"Asiatics who roam the land. Foes have risen in the East, Asiatics have come down to Egypt."

Hence, these frontiers were more or less fortified from the Middle Kingdom onward.

Along the Eastern Delta, Amenemhet I began the construction of the Walls of the Prince (inebw heka), a string of fortresses on the eastern border of the Delta which was later protected by a string of fortresses during the reign of Ramesses II, taking advantage of the watery obstacles of the region.

"One will build the Walls-of-the-Ruler, To bar Asiatics from entering Egypt; They shall beg water as supplicants, So as to let their cattle drink. Then Order will return to its seat, While Chaos is driven away."

Prophesies of Neferti, 11/12th dynasty

And in the fictional account of Sinuhe, we also hear:

"I came up to the Wall of the Ruler, made to oppose the Asiatics and crush the Sand-Crossers. I took a crouching position in a bush for fear lest watchmen upon the wall where their day's [duty] was might see me."

The Tale of Sinuhe

These fortifications were more or less well defended and maintained over the centuries. They were intended to prevent invasion along the coastal route from the Levant, which was known as the Way of Horus during the Middle Kingdom. Under the coregency of Amenemhet II and Senusret II, the official Hapu had the following inscription made:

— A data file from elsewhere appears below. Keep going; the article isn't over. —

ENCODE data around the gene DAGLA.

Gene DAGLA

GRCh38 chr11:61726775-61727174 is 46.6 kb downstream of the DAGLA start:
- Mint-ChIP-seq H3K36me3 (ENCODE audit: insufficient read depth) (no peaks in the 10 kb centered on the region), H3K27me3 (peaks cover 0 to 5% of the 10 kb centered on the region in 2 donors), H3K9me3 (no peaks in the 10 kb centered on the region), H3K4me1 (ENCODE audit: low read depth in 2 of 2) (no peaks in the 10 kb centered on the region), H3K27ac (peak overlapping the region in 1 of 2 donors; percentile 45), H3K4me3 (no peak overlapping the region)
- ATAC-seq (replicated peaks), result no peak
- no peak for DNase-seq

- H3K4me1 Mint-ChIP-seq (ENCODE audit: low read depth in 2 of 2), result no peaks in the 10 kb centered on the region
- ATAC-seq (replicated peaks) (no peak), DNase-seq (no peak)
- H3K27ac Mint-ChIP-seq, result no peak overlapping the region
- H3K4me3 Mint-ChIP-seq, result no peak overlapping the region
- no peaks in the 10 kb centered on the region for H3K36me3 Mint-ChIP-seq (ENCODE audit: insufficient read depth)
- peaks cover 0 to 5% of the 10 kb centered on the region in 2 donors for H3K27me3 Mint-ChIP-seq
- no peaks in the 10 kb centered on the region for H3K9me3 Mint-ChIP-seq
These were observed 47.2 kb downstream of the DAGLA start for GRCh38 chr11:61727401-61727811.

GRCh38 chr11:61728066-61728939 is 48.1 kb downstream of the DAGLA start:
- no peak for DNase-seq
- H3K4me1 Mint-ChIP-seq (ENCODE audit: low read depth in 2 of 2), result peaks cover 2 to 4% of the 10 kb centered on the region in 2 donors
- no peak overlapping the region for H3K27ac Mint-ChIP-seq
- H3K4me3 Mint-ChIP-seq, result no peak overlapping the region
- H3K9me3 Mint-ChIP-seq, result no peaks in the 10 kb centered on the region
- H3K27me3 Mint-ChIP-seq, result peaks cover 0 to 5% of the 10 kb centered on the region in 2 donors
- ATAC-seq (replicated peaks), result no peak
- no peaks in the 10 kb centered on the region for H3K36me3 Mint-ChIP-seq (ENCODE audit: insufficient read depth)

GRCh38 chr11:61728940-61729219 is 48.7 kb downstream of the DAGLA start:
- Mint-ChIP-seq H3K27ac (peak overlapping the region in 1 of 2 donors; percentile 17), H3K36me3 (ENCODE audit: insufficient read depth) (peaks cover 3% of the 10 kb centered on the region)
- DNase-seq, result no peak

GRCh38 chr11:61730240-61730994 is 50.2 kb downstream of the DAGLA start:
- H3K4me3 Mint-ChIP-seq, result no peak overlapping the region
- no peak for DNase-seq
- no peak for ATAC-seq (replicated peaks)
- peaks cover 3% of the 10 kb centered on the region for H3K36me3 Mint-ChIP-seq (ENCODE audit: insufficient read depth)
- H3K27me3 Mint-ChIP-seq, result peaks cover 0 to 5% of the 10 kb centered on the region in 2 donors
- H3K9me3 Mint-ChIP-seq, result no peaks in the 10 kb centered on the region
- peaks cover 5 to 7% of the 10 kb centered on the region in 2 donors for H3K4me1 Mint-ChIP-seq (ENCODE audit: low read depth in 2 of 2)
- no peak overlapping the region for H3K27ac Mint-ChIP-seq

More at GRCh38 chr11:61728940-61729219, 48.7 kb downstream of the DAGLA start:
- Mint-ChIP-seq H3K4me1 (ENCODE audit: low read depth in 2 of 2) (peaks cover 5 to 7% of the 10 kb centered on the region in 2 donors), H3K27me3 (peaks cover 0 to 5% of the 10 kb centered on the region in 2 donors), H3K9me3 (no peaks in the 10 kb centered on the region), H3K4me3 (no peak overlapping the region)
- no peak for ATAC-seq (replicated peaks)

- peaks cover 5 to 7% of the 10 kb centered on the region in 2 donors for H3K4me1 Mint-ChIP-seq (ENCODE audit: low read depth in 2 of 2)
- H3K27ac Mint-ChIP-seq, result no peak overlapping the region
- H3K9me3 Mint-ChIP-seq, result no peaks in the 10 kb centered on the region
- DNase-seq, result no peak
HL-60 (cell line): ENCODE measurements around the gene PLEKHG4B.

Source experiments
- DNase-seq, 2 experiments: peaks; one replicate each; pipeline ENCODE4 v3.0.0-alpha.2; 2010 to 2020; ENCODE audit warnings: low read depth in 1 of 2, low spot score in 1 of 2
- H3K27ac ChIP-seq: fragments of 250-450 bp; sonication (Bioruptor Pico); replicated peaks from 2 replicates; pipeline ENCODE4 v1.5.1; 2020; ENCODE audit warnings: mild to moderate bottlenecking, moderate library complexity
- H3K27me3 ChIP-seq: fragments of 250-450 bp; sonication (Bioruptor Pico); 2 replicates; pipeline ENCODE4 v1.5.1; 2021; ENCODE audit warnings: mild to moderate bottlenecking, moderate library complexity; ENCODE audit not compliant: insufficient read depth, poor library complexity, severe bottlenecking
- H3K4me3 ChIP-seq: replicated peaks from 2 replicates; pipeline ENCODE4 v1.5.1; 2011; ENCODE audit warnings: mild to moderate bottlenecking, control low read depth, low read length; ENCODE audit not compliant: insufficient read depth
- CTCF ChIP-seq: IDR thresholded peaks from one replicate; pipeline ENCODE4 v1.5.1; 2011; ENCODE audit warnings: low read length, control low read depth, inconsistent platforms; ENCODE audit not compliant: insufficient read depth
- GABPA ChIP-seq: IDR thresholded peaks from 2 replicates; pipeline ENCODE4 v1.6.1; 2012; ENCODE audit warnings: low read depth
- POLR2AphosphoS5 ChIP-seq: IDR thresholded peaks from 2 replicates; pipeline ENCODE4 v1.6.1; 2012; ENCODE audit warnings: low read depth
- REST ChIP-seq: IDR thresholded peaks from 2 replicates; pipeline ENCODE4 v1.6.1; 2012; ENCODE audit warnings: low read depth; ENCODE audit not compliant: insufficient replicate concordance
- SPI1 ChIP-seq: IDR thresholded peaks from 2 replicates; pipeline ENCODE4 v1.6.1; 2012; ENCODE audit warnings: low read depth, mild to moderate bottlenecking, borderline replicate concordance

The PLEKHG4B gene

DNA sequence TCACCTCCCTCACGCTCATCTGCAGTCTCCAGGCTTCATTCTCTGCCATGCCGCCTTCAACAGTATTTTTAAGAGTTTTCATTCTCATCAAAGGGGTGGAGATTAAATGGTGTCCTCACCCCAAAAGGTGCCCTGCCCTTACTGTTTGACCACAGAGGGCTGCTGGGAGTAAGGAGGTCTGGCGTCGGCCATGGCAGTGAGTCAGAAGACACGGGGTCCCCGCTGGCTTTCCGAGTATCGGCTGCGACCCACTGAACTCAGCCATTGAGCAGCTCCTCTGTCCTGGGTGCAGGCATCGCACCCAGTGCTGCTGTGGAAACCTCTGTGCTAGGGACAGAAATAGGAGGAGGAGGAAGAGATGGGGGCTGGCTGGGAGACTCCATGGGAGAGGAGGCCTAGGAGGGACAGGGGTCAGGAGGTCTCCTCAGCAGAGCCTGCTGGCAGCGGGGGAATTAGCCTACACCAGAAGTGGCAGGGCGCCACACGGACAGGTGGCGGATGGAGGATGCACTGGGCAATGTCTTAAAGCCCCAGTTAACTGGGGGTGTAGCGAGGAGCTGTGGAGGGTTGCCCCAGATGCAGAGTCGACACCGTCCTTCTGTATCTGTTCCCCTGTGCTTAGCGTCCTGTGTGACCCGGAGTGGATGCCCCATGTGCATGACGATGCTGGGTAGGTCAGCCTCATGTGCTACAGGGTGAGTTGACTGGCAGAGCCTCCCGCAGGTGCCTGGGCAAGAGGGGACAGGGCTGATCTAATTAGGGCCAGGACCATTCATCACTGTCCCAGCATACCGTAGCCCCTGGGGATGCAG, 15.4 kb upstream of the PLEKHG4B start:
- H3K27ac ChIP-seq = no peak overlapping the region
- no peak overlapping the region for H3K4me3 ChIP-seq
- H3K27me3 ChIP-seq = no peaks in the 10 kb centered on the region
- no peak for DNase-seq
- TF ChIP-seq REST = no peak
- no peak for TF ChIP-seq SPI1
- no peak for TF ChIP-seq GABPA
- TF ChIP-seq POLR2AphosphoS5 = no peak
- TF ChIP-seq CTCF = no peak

"Made in the year 3, under the majesty of Horus: Seshmutowe (Senusret II), corresponding to the year 35 under the majesty of Horus: Hekenemmat (Amenemhet II), The [....], Hapu came, in order to make an inspections in the fortress of Wawat"

James Henry Breasted Ancient Records of Egypt Part One, 616

During the 2nd Intermediate Period they were probably largely abandoned, but the New Kingdom saw their restoration. Under Seti I there seems to have existed a bridge at Sile spanning a crocodile infested waterway.

At about the same time as the Walls of the Prince were built, Amenemhat I also seems to have built a fortress in the Wadi Natrun in order to defend the western Delta from the Libyans.

The most elaborate fortifications during Egypt's Middle Kingdom, however, seem to have been built in the south. Originally, the border with Kush (Nubia) was marked by the town of Elephantine, naturally defended by its island location, the first Nile Cataract, and a thick, surrounding defensive wall. The original name of this settlement was Swn, meaning "trade", from which the modern name Aswan derives. Apparently, this reflects the commercial nature of the southern border.

This border was protected by a huge mudbrick wall, measuring some 7.5 kilometers (4 1/2 miles) long, probably built principally in the 12th Dynasty. The land route at the Second Cataract in the region of Semna was defended by a similar fortification built probably during the reign of Senusret III after his conquest of Nubia. We are told that:

"Southern boundary, made in the year 8, under the majesty of the King of Upper and Lower Egypt, Khekure (Senusret III), who is given kife forever and ever; in order to prevent that any Negro should cross it, by water or by land, with a ship, (or) any herds of the Negroes; except a Negro who shall come to do trading in Iken, or with a commission. Every good thing shall be done with them, but without allowing a ship of the Negroes to pass by Heh (Semna), going downstream forever. The first Semna stela"